MESSAGE IN THE MOVIES
Small Axe - On Amazon Prime Streaming
Directed by Steve McQueen
Starring Shaun Parkes, Amarah-Jae St. Aubyn, John Boyega, Sheyi Cole, Kenyah Sandy
“My soul magnifies the Lord, and my spirit rejoices in God my Savior, for he has looked with favor on the lowliness of his servant. Surely, from now on all generations will call me blessed. He has shown strength with his arm; he has scattered the proud in the thoughts of their hearts. He has brought down the powerful from their thrones, and lifted up the lowly; he has filled the hungry with good things, and sent the rich away empty.” (Luke 1:46-48, 51-53)
“So if you are the big tree, we are the small axe. Ready to cut you down, to cut you down.” – Bob Marley
If you pay attention to Bible stories closely, you soon discover the sacred stories about how God’s love reaches out to all persons, especially those who live in the margins – those people who the powerful and the mighty belittle, exploit, and cast aside.
Pay attention and you will soon discover that whenever persons in scripture gain great power and authority, they are capable of great sins, fueled by the arrogance that accompanies their high position. The story of Israel is the story of a people of God who recall tales of great victories but live in the reality of dreams deferred.
Writer-Director Steve McQueen (known for such films as 12 Years a Slave, Hunger and Widows) knows first-hand what it was like to grow up in a culture of oppression. His parents came to London from Trinidad and Granada, part of a large group of immigrants hired to work in London’s factories. McQueen had more than a few stories to tell about his formative years and the West Indian community.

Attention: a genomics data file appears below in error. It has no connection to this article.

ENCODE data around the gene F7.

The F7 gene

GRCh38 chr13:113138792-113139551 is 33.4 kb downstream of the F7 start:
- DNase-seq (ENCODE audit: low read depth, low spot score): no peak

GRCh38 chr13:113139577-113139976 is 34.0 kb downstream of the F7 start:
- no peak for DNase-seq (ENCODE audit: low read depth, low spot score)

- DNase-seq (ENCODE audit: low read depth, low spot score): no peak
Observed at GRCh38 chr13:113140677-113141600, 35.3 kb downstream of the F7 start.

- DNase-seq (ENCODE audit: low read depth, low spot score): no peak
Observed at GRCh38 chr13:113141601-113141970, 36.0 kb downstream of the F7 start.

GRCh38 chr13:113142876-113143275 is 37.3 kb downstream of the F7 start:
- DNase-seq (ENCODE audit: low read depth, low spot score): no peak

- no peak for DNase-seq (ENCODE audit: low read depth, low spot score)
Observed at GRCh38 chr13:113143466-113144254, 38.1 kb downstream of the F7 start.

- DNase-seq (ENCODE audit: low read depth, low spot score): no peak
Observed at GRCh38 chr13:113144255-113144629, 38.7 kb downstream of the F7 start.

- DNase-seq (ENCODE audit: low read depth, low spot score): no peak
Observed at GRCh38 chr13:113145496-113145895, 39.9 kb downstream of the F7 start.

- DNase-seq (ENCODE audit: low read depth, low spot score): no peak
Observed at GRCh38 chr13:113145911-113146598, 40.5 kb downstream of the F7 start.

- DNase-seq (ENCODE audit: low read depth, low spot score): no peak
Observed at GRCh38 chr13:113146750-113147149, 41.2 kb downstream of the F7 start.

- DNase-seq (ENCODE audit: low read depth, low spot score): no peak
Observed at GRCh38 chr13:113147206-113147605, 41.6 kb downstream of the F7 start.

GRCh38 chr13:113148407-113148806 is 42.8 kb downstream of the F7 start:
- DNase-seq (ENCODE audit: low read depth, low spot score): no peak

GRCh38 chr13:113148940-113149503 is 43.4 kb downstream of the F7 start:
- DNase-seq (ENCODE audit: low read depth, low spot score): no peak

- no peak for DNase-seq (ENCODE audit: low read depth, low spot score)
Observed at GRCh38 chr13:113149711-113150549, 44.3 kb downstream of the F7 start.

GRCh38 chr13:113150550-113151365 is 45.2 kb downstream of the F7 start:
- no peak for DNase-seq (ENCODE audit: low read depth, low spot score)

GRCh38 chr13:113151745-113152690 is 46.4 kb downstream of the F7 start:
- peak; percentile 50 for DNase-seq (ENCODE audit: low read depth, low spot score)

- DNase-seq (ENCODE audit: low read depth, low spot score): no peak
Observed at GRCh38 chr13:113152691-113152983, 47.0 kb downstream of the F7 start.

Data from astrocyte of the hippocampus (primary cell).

Small Axe is an anthology of five of them. Released in weekly installments on BBC and then on Amazon Prime Video, they are probably best thought of as a limited anthology series. Film critics are starting to hand out awards to these episodes as individual movies (McQueen himself calls them films).
Since I think that these five stories work best when viewed in order in their totality, I am reviewing them in that fashion.
1. Mangrove. The first film is set in 1970 and tells the true story of Frank Crichlow (Parkes), a Trinidad restauranteur who simply wants to set up a place in London’s Notting Hll neighborhood where people can gather and enjoy tasty Caribbean food. He is harassed by the local police who never waste an opportunity to hold his past against him and raid his place on regular occasions. The conflict eventually becomes the center for street protests, including some members of the Black Panthers, leading to a high-profile courtroom trial in which some of the accused speak in their own defense. This film is told in two chapters (similar to Law & Order), revealing how the growing sense of community was instrumental in speaking truth to power. It’s a stirring story.
2. Lovers Rock. Set a decade later in 1980, Lovers Rock is a hangout film that is based on stories that McQueen’s aunt told him about sneaking out of the house as a teenager to attend a neighborhood house party. These events were essential to a Black community that was excluded from all of the neighborhood clubs. Kids would set up a sound system, bouncers would stand by the door, drinks would be sold, the music would be turned up loud and the celebration would begin. There isn’t much of a plot, but there is much to observe, including some risky relationships, some budding romance, and a couple of great dance scenes, all set to reggae, dub and other popular music of the time. Lovers Rock is winning much acclaim on its own, including the Film of the Year in Sight & Sound’s 2020 Critic’s Poll.